Two mosquito samples test positive for West Nile Virus

 CHAMBERSBURG – Two samples collected in the Borough of Chambersburg have tested positive for West Nile Virus, according to the Pennsylvania Department of Environmental Protection Vector Management.

This is the first sampling in the county to test positive this year. To date, 487 have been collected in Franklin County. Last year saw a total of six positive samples collected.

“This is one of the mildest years for West Nile Virus activity since the program started in Franklin County,” said Jason Goetz, Mosquito and Tick Borne Disease Specialist at the Franklin County Planning Department.

The Franklin County Planning Department’s WNV Program and Pennsylvania Department of Environmental Protection Vector Management provides mosquito surveillance, sampling, and larval control as necessary.

But local residents can help mitigate mosquito breeding.

“We recommend that residents continue to take time to inspect their yards and take a few minutes to clean up, reduce yard clutter, and dump out any sources of stagnant water,” said Goetz.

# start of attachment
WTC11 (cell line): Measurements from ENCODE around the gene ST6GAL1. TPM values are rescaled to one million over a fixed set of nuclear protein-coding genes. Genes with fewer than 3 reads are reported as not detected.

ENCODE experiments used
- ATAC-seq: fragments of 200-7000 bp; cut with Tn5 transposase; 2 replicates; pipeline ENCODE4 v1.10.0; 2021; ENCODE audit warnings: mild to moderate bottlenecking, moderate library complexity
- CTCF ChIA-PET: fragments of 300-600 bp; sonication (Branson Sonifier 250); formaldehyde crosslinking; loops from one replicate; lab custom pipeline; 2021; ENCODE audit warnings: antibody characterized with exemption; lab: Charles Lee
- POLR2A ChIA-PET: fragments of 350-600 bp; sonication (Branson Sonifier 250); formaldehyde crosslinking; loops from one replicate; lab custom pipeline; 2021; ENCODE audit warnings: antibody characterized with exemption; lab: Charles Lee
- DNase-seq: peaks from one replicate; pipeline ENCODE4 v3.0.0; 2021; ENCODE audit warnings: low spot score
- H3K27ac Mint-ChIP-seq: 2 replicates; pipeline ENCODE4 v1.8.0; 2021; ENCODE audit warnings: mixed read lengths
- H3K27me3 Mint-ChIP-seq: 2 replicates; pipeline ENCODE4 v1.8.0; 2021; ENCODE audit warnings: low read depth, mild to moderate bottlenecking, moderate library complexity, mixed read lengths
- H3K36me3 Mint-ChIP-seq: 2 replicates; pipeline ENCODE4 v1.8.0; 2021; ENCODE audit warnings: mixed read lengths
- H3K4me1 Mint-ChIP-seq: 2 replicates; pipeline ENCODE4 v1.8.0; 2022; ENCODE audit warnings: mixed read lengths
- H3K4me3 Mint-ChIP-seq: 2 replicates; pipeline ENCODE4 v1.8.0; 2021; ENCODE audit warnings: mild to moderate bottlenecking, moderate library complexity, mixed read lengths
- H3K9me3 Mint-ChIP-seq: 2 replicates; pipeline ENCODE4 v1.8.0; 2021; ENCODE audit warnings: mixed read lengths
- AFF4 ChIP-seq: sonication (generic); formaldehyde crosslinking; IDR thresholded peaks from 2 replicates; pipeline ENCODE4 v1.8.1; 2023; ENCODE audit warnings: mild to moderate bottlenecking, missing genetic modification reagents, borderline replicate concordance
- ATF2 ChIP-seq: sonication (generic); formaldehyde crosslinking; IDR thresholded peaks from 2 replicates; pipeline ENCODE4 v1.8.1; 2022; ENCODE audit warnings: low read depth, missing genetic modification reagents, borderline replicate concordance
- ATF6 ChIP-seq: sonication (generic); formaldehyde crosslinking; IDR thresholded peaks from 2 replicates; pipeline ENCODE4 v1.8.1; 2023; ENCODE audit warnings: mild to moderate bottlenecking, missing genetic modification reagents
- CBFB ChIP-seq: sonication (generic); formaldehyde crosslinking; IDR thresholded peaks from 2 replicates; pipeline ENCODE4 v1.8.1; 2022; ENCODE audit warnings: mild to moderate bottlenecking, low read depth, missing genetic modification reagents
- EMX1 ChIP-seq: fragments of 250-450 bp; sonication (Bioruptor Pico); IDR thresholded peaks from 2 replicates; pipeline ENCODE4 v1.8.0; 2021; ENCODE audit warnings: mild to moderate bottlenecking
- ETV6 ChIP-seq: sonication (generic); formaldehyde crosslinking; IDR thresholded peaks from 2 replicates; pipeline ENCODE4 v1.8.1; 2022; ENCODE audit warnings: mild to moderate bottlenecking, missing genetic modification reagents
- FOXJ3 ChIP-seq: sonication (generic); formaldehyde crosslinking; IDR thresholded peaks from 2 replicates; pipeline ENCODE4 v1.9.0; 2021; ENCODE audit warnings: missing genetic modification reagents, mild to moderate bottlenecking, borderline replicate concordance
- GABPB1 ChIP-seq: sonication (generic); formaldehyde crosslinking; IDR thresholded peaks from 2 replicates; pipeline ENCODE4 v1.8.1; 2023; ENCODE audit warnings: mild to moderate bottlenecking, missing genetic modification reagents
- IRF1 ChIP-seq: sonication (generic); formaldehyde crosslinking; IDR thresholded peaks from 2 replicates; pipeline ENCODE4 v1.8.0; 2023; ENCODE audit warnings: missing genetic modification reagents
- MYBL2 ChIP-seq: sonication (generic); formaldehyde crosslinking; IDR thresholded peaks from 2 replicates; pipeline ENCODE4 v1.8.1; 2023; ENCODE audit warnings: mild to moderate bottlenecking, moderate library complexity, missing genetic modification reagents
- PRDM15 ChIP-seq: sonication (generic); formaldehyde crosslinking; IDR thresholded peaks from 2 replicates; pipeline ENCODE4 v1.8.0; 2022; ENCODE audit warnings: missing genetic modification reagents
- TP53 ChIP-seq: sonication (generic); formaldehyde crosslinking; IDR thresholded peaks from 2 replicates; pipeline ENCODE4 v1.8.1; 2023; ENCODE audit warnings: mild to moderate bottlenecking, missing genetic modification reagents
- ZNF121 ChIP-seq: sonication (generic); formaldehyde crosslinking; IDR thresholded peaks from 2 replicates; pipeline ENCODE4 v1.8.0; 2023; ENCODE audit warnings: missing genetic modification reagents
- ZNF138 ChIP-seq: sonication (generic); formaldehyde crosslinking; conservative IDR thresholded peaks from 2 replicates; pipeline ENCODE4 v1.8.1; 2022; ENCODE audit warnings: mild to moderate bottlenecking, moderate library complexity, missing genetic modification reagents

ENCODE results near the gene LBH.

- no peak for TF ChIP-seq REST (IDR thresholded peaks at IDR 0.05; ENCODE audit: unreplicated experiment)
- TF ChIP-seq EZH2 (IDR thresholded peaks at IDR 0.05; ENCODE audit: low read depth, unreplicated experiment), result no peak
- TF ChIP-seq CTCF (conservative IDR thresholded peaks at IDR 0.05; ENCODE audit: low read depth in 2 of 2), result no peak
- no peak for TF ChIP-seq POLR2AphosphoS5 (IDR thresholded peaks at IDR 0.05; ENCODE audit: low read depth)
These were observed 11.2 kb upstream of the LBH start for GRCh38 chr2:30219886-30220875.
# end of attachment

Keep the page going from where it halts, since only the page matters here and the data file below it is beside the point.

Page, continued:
Residents may also purchase a variety of mosquito control and repellent products from most home and garden centers. Performing a community-wide cleanup will help reduce most mosquito concerns. Stormwater management systems can sometimes contribute to mosquito issues and are also routinely monitored by Franklin County Planning.

Mosquito surveillance in Franklin County indicates that the most common mosquito species in residential areas originates from water in artificial containers left behind by humans. Artificial containers can be something small like a bottle cap to something as large as a swimming pool.

Additional containers such as tires, buckets and tarps are preferred by mosquitoes because natural predators are not present to prey on mosquito larvae. During periods of drought, these containers continue to hold water and produce mosquitoes. One bucket or tire in a backyard can produce hundreds to thousands of mosquitoes in a year.

From May through October, mosquitoes can complete their life cycle within five to seven days. Residents should consider using repellents when spending time outside. Individuals who do not prefer to use repellents can use an electric fan since mosquitoes do not like the wind. As a last resort, residents can purchase insecticides from garden centers and hardware stores to spray in their own yard but need to be sure to follow the label instructions.

Franklin County residents can contact the Franklin County West Nile Virus Program by calling 717-261-3855 or email for further information.  To view sample information, visit